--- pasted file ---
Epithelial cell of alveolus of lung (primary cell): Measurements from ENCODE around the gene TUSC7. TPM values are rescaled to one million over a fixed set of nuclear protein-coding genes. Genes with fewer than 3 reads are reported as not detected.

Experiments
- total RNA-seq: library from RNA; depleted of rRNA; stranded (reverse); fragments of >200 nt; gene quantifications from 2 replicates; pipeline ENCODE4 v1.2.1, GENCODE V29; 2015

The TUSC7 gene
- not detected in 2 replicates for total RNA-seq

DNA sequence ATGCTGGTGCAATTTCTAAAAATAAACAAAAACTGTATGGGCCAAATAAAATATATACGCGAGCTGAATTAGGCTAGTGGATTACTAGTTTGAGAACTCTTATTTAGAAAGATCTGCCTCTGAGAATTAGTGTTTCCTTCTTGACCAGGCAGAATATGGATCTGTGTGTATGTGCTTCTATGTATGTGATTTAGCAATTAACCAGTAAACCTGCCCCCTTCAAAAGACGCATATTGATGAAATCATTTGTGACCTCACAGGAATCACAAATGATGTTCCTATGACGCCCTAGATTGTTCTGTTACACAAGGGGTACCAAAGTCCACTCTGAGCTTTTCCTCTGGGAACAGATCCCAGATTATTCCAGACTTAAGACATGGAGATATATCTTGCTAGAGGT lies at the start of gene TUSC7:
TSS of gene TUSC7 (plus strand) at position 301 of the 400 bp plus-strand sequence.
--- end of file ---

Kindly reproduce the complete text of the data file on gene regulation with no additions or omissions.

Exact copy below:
Epithelial cell of alveolus of lung (primary cell): Measurements from ENCODE around the gene TUSC7. TPM values are rescaled to one million over a fixed set of nuclear protein-coding genes. Genes with fewer than 3 reads are reported as not detected.

Experiments
- total RNA-seq: library from RNA; depleted of rRNA; stranded (reverse); fragments of >200 nt; gene quantifications from 2 replicates; pipeline ENCODE4 v1.2.1, GENCODE V29; 2015

The TUSC7 gene
- not detected in 2 replicates for total RNA-seq

DNA sequence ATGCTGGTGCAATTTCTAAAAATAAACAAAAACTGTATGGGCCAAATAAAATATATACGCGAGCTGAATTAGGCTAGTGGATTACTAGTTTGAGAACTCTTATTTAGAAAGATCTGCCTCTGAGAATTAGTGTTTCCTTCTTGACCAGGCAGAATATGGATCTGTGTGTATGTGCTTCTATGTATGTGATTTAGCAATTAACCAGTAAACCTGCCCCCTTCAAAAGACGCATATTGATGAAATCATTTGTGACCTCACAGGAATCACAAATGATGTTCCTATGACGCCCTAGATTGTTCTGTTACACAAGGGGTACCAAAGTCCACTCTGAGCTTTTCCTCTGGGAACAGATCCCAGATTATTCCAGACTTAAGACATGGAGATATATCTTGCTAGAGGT lies at the start of gene TUSC7:
TSS of gene TUSC7 (plus strand) at position 301 of the 400 bp plus-strand sequence.